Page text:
SAN FRANCISCO (CBS SF) — The effects of Hurricane Irene, the tempest battering the East Coast, were felt in the Bay Area as dozens of flights were canceled because of storm-related airport closures.
According to the Federal Aviation Administration, four airports in the New York City Metropolitan Area — New Jersey’s Newark Liberty International Airport, New York City’s John F. Kennedy International and LaGuardia International airports, and Stewart International Airport in Newburgh — closed at noon Eastern time.
“Any flights scheduled to land after approximately 10 a.m. (Eastern) today (Saturday) were canceled, arriving or departing,” JetBlue Airways spokesman Mateo Lleras said of flights between the Bay Area and the East Coast.
The cancellations apply to flights into or out of Newark, JFK, LaGuardia and Stewart, as well as Boston’s Logan International Airport, and White Plain’s Westchester County Airport, Lleras said.
Travelers headed beyond the New York and Boston metropolitan areas were also advised to check the status of their flights because of ripple effects that are expected to affect flights across the county.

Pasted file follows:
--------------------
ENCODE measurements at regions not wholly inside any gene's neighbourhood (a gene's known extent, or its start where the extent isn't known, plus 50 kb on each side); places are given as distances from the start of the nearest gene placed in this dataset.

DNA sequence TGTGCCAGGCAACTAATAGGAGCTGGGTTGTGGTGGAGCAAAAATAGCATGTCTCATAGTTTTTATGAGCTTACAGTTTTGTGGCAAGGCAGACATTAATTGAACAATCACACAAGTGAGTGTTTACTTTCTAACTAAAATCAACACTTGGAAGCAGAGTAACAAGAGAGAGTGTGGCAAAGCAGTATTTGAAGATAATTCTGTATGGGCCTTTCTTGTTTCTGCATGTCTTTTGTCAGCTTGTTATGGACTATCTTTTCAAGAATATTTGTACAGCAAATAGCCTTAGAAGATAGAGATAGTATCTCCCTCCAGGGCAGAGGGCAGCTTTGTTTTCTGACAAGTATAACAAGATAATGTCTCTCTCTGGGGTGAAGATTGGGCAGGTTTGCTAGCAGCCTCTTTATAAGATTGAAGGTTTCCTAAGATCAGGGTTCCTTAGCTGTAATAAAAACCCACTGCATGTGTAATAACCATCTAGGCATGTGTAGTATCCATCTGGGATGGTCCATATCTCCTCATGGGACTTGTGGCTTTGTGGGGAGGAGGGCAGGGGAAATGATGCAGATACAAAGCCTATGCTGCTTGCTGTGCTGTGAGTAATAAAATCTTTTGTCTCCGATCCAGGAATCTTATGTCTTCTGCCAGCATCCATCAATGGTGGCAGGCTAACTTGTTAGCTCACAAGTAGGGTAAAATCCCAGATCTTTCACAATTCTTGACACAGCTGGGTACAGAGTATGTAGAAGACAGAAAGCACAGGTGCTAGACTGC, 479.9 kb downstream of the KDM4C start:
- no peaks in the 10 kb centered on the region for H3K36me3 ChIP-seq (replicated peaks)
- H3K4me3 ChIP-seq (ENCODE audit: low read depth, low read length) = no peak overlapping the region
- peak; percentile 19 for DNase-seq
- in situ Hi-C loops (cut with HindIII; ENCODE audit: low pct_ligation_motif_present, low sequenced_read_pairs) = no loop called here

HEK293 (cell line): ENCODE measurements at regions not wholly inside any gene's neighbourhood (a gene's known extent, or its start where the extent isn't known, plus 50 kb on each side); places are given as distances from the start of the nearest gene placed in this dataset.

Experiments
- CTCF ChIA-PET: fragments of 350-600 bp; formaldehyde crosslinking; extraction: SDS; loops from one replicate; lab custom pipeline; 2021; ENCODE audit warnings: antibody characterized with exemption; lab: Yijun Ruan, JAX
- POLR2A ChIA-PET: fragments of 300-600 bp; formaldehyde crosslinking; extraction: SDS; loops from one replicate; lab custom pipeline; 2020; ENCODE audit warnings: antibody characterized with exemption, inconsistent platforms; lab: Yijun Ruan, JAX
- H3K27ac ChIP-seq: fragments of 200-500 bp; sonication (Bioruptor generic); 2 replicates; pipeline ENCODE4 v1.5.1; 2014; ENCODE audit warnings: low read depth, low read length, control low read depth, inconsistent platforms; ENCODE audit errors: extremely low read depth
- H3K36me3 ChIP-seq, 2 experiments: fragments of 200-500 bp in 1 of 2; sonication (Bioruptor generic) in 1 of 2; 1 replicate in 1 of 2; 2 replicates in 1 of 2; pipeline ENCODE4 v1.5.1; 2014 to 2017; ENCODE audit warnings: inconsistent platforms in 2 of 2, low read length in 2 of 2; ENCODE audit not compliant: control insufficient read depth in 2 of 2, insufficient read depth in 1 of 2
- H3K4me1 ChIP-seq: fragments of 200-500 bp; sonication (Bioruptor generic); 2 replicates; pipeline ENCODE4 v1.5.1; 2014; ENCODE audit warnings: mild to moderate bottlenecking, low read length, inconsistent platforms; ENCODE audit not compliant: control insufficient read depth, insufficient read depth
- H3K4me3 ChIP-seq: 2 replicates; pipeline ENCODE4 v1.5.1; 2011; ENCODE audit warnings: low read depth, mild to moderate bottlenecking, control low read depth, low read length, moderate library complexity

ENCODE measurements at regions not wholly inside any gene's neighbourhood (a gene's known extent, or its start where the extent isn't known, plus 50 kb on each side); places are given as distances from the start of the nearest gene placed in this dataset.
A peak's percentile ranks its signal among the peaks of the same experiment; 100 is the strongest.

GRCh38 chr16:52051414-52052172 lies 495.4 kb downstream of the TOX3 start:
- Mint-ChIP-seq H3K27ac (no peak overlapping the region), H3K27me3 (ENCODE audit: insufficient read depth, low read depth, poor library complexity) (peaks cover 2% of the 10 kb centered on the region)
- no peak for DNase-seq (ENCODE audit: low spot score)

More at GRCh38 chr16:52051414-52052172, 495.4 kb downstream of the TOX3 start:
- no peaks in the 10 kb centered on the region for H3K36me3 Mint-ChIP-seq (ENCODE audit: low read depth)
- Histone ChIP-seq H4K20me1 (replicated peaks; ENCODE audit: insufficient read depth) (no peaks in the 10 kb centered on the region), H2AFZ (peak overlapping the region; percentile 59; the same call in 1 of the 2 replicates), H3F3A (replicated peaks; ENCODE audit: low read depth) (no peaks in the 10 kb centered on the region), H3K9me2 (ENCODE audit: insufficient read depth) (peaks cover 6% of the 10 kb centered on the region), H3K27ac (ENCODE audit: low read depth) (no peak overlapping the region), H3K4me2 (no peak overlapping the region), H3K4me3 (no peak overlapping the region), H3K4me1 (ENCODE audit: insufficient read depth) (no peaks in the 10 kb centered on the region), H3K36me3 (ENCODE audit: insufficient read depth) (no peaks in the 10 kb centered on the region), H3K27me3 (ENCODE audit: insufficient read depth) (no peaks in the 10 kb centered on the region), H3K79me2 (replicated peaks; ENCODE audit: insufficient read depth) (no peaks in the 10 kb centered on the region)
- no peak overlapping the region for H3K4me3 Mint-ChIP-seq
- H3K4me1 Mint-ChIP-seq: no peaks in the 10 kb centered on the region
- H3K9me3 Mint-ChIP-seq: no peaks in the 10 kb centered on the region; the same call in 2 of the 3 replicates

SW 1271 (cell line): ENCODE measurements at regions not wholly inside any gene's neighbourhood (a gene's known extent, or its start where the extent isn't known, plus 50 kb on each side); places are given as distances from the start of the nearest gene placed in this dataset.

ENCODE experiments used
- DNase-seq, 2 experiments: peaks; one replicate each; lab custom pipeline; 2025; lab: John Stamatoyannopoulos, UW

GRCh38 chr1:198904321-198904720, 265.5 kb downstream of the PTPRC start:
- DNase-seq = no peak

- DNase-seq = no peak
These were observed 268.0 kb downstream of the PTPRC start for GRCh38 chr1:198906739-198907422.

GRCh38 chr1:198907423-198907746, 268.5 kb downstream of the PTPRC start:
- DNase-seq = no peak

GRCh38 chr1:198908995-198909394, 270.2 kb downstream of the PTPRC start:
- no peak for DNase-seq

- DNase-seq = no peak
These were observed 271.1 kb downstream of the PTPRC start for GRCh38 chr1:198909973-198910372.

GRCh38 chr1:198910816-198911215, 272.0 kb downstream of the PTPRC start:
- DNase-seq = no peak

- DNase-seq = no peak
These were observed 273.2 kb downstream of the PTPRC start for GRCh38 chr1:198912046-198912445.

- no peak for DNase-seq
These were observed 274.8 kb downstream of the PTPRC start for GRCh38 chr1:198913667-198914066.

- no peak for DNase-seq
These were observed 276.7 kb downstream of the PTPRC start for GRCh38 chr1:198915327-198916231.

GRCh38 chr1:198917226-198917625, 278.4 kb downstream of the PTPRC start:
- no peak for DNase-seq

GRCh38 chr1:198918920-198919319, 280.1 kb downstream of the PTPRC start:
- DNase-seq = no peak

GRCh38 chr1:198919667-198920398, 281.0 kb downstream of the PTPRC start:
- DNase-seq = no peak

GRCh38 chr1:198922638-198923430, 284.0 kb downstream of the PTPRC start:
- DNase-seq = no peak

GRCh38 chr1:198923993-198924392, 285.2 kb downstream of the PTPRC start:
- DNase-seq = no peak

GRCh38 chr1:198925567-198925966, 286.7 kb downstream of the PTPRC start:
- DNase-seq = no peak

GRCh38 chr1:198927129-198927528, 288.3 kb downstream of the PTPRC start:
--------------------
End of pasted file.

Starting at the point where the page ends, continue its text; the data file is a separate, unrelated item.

More than 40 flights out of San Francisco International Airport to the Northeast have been canceled in anticipation of the Category 1 hurricane, airport spokesman Michael McCarron said.
Most major airlines have canceled flights between SFO to various Northeast airports.
McCarron advises all passengers, regardless of their destination and carrier, contact their airline for flight information. Passengers should not come to the airport unless their carrier has indicated that their flight will depart as scheduled.
In the South Bay, two JetBlue flights that were scheduled to depart from Norman Y. Mineta San Jose International Airport Saturday evening have been canceled, according to airport communications director David Vossbrink.
“For the rest of our flights, there will be no direct effects,” he said.
Vossbrink echoed McCaron’s advice for travelers to check on their flight status no matter where they are headed.
“Even if you’re going to Denver or Seattle, there’s always a possibility that those flights could be delayed,” Vossbrink said.
Although Silicon Valley travelers might not be as affected as those who fly into or out of SFO or Oakland, Vossbrink said that the small number of cancellations highlights the fact that airlines are not operating enough flights out of San Jose.
“We should have a lot more East Coast flights,” Vossbrink said.
“Airlines should really be serving Silicon Valley with more flights than they’re doing now.”
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